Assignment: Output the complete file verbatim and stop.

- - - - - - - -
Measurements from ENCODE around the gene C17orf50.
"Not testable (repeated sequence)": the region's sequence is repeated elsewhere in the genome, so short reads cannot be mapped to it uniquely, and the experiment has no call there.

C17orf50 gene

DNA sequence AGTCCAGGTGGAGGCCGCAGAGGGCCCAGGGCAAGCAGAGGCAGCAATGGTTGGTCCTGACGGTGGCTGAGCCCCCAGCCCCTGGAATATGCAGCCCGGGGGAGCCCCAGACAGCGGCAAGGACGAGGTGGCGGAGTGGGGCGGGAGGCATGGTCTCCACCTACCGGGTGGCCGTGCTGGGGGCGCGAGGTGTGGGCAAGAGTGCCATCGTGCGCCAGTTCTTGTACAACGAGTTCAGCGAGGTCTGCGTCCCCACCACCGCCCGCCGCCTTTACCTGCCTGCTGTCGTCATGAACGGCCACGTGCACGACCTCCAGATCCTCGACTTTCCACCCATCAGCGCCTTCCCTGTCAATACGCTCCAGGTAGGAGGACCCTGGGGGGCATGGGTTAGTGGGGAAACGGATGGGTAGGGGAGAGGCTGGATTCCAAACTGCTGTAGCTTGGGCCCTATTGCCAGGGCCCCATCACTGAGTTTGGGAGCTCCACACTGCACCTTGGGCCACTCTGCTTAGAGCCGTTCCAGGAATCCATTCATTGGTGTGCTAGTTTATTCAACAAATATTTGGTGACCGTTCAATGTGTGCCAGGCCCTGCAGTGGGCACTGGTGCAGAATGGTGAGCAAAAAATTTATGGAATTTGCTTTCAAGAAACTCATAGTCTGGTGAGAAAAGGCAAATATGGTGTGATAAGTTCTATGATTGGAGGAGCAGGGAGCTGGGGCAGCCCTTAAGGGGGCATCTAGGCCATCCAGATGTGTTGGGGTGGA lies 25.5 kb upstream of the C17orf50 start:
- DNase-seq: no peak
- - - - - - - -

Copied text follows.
Measurements from ENCODE around the gene C17orf50.
"Not testable (repeated sequence)": the region's sequence is repeated elsewhere in the genome, so short reads cannot be mapped to it uniquely, and the experiment has no call there.

C17orf50 gene

DNA sequence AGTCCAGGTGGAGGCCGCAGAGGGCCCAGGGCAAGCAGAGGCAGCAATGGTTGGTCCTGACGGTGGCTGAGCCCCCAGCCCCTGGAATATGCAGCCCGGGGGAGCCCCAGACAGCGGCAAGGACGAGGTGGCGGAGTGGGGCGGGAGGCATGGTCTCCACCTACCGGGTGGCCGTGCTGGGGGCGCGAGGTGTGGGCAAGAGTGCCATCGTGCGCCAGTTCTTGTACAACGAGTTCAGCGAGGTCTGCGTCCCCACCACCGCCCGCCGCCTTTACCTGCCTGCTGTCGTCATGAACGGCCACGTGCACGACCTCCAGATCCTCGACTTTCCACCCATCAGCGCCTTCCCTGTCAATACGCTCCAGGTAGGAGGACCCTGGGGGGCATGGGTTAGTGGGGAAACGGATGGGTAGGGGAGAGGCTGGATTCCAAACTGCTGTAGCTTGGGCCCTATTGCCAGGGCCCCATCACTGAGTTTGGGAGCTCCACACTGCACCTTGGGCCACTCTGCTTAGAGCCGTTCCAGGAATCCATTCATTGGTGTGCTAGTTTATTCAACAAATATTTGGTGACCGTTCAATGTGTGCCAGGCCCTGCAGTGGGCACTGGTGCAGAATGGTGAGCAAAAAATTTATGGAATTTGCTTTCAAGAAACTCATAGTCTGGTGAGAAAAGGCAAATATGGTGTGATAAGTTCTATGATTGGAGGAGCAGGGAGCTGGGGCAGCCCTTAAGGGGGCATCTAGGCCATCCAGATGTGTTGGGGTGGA lies 25.5 kb upstream of the C17orf50 start:
- DNase-seq: no peak